tesla

MVC Style Framework for Node.js

npm install tesla
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Tesla.js

NPM version Dependency Status

NOTE: This is the Tesla.js source code. You probably want to install the command line client.
Full Docs: teslajs.com
Updates: twitter.com/teslajs

About

Tesla is a modern MVC style framework built on to of Node.js and Express. It's designed to be as flexible as possible, and includes sane default and easily configurable boilerplates to get you up an running as quickly as possible.

It's still a work in progress, with more features being added, and while the current build seems stable, bug reports are always apreciated!

Features

MVC

Simple but useful MVC structure with optional scaffolding to auto-create models, controllers & even a simple JSON API for you. Models use Node-ORM so you’re not tied to a specific database.

Auto-routing

If your url’s follow the domain.com/controller/action/:id format, there’s no need to create any custom routing, it will just automatically load the controller/view if it’s found, and throw a 404 if it’s not.

Flexible Templates

You can choose from EJS, Handlebars, Hogan, Jade or Handlebars for templates. Less, Sass & Stylus are available for css pre-processors (with additional support for Bourbon, Axis & Nib libraries).

Boilerplates

Tesla uses a combination of npm and Bower to help create some useful boilerplates when setting up a new app. You can choose to have Tesla add things like jQuery, AngularJS, Foundation, etc. to your view templates automatically when it creates the project.

Auto-watch & LiveReload

Tesla utilizes the Grunt task runner to watch for file changes, restarting the server when necessary. It also comes with LiveReload out of the box to auto refresh your browser when files change.

Easy Configuration

Almost all of the server settings (port number, database settings, etc.) can be easily updated in the config file.

Installation

Prerequisites:

Node.js & NPM are the only absolute requirements, but it's highly recommended that you install Gulp as well:

$ npm install gulp -g

While it's not required, Tesla is configured to use Gulp for the majority of it's tasks. If you have any trouble installing it, refer to the Grunt documentation for help.

Install Tesla

Once you have NPM up & running, getting Tesla installed is pretty painless:

$ npm install tesla-cli -g

Quick Start

Now that you have the command-line tool installed, you can create your first app:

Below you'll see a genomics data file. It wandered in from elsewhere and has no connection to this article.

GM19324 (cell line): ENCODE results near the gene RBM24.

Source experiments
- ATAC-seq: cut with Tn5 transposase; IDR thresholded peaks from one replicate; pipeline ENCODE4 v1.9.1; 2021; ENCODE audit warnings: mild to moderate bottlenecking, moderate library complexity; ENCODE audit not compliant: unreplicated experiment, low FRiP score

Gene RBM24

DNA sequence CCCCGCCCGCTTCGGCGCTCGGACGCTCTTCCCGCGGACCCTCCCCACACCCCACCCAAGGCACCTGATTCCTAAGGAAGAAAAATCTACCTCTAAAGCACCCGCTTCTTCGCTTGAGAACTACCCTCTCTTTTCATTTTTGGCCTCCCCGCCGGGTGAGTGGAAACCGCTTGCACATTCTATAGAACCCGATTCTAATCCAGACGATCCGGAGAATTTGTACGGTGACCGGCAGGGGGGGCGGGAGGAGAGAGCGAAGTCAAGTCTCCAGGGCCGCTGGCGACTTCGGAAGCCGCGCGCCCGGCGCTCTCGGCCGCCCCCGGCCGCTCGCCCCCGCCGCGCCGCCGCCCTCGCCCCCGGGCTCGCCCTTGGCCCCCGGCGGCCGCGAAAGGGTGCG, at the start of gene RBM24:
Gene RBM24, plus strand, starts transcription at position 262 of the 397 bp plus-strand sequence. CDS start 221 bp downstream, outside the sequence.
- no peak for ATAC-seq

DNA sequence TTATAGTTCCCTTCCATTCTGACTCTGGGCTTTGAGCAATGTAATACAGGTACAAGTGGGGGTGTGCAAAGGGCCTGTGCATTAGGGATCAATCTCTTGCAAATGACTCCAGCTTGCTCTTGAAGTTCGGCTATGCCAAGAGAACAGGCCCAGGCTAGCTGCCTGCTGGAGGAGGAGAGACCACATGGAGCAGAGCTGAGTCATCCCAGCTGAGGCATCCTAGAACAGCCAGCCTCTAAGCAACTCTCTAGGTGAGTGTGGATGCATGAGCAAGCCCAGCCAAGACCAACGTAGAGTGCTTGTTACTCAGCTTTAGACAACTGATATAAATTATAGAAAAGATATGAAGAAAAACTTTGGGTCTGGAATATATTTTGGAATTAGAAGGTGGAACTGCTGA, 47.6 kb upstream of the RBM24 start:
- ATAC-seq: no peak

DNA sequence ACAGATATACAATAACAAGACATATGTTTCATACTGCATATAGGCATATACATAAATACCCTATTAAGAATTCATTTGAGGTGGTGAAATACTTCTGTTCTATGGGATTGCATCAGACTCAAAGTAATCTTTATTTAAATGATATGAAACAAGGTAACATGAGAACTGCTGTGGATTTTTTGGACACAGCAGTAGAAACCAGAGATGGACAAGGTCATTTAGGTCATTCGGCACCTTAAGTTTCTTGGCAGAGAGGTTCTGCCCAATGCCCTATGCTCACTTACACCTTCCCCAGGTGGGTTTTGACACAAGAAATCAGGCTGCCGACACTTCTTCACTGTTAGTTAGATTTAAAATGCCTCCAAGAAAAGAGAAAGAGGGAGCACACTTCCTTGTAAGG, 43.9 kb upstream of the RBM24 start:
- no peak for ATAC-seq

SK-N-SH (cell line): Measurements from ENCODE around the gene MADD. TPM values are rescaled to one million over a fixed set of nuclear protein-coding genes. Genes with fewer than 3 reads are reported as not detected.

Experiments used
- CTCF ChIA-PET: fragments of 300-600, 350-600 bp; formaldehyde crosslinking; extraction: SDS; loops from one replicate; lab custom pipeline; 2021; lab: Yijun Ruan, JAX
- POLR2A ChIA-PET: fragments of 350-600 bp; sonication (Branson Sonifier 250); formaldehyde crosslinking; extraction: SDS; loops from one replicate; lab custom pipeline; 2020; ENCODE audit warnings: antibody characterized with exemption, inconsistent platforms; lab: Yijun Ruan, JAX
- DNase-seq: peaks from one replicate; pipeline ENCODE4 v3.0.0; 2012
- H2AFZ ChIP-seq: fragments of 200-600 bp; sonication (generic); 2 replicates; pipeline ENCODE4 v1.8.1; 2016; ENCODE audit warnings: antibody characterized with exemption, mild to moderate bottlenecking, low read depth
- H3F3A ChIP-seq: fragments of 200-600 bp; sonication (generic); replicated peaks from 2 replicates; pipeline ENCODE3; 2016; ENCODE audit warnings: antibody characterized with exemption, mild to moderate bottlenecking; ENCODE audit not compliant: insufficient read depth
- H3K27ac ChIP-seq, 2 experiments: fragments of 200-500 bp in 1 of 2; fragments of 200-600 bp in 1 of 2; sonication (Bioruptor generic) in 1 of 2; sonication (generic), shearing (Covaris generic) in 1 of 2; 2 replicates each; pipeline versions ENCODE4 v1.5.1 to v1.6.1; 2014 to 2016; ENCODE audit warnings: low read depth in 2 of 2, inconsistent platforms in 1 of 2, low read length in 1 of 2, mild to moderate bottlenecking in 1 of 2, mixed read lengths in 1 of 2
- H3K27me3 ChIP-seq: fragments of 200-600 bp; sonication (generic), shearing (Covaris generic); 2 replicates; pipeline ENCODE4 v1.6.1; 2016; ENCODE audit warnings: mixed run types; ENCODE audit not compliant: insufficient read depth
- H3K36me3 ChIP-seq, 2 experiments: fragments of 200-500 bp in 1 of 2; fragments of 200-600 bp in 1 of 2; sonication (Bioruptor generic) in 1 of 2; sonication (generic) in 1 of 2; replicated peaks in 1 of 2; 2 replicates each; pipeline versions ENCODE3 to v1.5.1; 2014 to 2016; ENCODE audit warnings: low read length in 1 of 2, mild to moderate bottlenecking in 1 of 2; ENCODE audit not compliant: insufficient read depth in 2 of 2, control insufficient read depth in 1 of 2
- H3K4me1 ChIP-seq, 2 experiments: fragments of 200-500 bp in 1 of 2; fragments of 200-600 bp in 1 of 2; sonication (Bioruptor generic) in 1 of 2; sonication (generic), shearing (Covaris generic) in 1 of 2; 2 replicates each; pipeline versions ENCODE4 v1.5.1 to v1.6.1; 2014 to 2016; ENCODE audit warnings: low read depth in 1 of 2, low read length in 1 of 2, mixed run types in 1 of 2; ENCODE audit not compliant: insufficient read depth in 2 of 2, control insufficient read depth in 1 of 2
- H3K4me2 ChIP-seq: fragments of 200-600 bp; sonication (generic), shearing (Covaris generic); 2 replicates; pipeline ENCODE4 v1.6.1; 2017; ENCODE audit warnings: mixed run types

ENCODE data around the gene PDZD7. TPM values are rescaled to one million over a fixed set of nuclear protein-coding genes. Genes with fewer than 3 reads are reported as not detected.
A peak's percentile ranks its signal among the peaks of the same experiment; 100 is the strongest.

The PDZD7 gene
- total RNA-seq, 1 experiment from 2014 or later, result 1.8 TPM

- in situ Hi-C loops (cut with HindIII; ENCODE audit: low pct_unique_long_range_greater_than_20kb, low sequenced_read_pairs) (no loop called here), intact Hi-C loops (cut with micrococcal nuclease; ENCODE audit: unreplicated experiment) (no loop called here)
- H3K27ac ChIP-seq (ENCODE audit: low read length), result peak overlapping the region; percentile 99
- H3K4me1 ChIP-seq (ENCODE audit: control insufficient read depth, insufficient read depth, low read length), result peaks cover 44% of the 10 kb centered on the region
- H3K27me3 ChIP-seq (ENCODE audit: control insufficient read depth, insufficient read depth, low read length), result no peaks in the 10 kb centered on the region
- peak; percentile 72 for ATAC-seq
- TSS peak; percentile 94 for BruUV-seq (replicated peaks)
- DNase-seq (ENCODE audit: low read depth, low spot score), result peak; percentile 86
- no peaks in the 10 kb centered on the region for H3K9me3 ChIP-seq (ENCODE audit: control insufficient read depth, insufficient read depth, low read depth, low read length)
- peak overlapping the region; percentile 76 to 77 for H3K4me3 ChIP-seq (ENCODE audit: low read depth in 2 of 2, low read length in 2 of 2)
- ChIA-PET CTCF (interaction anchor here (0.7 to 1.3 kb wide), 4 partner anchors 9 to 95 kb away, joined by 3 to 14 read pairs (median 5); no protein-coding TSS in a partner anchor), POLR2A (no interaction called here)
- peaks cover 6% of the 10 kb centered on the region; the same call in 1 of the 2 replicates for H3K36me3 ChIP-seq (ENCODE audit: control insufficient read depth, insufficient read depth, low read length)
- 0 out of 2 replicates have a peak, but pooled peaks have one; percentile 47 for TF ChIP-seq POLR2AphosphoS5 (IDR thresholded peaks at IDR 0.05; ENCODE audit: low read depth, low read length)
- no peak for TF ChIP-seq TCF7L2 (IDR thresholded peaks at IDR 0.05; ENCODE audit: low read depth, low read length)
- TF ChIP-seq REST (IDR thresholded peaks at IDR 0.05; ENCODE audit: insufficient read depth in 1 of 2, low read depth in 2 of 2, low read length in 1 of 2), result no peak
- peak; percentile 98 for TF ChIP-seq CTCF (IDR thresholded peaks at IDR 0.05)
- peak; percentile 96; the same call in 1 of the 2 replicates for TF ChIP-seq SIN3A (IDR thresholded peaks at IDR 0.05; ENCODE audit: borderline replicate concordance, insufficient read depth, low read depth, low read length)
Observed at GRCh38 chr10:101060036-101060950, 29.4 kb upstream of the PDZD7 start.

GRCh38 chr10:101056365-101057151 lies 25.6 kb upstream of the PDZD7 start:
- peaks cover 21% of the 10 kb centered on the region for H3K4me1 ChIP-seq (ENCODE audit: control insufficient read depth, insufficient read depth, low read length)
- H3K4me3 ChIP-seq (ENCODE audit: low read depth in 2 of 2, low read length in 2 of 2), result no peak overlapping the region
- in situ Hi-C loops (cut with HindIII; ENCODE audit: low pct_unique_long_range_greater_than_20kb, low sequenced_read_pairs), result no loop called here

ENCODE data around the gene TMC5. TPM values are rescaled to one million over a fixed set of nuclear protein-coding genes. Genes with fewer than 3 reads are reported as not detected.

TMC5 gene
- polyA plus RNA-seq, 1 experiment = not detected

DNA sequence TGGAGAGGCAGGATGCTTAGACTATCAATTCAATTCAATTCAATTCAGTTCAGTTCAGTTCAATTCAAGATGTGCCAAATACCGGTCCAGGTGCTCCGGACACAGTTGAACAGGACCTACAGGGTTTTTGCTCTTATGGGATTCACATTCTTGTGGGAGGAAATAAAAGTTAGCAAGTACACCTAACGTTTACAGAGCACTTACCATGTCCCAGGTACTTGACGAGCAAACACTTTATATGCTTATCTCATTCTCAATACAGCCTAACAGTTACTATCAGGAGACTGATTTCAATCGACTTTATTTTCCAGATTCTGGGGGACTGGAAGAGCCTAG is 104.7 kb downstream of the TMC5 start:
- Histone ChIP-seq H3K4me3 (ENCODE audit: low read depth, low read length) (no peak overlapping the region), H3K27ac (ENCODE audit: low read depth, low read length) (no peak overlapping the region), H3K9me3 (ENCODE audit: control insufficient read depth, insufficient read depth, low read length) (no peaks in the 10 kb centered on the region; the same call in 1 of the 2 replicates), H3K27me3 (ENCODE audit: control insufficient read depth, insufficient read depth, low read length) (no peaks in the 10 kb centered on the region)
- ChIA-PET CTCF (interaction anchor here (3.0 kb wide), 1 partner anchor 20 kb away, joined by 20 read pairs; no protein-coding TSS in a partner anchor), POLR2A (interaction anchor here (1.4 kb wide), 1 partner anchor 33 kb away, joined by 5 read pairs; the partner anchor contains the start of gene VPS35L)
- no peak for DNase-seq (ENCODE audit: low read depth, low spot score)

$ tesla mysite

This will create a new barebones site with the name "mysite". Next, install dependencies:

$ cd mysite && npm install

Start the server:

$ gulp

Once the server has started, simply point your browser to: http://localhost:3000

If you choose not to use Grunt, you can start the server by running node server.js. But using Grunt gives you some extras such as livereload, and watching for changes your files & restarting the server whenever necesary.

Setup Options

As you've seen, firing up a basic barebones site is pretty easy, but it's also a bit boring. Tesla is a lot more powerful than that, and it comes with a number of options that lets you create a boilerplate site with much more useful features

MVC Scaffolding

Tesla includes a generator that will do the dirty work of creting & linking controllers, models & views for you. Let's say you have a databse of users that you want to interact with:

$ tesla generate user

This one command will give you basic CRUD functionality via a very simple JSON api. See the working with data section for more info on scaffolding as well as working with models, controllers & views.

HTML templating engines

By default, Tesla use Jade for HTML templates, but it supports 5 different templating languages:

Options:

Example:

$ tesla myapp --html handlebars
CSS pre-processors

The default setting will just use plain ol' regular CSS. But if you want to use a css preprocessor, you have three options:

Options:

Example:

$ tesla myapp --css stylus
CSS helper libraries

Options:

NOTE: These helper libraries aren't fully tested yet, so please report any bugs you may find.

Front-End Tools

Tesla utilizes Bower to let you quickly add many of your favorite front-end tools such as jQuery, Angular or Bootstrap. If you select any of these options, the package(s) will be added to your bower file, and any javascript or css dependencies will automatically added to the default views.

JavaScript Application Frameworks

Options:

Example:

$ tesla myapp --backbone
JavaScript Libraries

Options:

Example:

$ tesla myapp --zepto
CSS Frameworks

Options:

Example:

$ tesla myapp --gumby

Real World Examples:

You can combine any number of the above options to customize your application to your liking:

Example 01: Create an app called foobar that uses EJS, Sass, AngularJS, & jQuery

$ tesla foobar --html ejs --css sass --angular --jquery

Example 02: Create an app called coil using Handlebars, Stylus, Axis, Foundation, Ember & jQuery

$ tesla coil --html handlebars --css stylus --axis --foundation --ember --jquery

All Tesla CLI Options:

Below is a reference listing all of the available options for the command-line tool:

Usage: tesla [options]

Options:

  // BASIC SETTINGS
  -H, --html <engine>  templating engine: (ejs|handlebars|hogan|jade|mustache) (defaults to Jade)